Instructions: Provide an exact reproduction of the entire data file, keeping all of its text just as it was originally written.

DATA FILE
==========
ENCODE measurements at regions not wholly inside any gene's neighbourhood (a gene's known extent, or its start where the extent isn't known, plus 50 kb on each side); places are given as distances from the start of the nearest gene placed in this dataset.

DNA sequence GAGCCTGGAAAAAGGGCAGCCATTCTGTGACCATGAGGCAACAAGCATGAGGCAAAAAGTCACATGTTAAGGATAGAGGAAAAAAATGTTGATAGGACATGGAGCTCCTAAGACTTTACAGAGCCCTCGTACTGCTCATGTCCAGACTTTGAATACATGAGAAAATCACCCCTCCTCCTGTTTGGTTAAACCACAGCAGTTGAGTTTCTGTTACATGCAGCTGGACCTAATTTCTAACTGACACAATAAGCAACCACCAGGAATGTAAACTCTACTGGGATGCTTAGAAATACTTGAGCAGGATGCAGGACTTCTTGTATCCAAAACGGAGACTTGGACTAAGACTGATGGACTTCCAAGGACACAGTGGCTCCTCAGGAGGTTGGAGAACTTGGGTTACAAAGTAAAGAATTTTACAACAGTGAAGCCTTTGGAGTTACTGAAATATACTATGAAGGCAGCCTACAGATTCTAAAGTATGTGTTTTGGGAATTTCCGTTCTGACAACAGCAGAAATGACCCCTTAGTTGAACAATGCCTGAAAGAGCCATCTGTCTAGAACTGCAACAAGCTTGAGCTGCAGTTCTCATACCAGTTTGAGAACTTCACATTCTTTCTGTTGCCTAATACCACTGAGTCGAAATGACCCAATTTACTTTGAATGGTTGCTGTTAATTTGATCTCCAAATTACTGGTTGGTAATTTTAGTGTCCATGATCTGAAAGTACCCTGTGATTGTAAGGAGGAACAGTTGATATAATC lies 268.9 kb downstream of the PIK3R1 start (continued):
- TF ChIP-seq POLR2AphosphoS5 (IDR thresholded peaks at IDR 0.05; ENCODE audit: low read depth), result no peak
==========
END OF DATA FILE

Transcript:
ENCODE measurements at regions not wholly inside any gene's neighbourhood (a gene's known extent, or its start where the extent isn't known, plus 50 kb on each side); places are given as distances from the start of the nearest gene placed in this dataset.

DNA sequence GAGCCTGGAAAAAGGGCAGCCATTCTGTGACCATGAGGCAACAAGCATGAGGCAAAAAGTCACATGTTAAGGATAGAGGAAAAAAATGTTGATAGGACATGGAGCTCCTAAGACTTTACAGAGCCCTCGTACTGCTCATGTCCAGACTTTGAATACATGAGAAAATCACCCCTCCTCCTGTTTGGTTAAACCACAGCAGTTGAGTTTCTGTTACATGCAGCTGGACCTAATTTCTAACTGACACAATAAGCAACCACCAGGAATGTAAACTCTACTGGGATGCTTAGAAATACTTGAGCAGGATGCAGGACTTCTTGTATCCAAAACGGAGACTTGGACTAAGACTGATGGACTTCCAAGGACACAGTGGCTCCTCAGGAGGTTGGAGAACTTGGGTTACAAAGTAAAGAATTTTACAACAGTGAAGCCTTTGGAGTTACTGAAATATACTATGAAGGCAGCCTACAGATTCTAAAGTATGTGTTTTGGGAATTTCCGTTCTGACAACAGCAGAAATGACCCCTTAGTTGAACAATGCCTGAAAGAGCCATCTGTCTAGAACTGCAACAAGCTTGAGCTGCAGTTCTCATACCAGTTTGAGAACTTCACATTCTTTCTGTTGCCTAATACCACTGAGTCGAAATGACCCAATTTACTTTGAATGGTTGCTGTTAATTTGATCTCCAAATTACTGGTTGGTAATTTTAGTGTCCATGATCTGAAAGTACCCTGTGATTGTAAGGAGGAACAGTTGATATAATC lies 268.9 kb downstream of the PIK3R1 start (continued):
- TF ChIP-seq POLR2AphosphoS5 (IDR thresholded peaks at IDR 0.05; ENCODE audit: low read depth), result no peak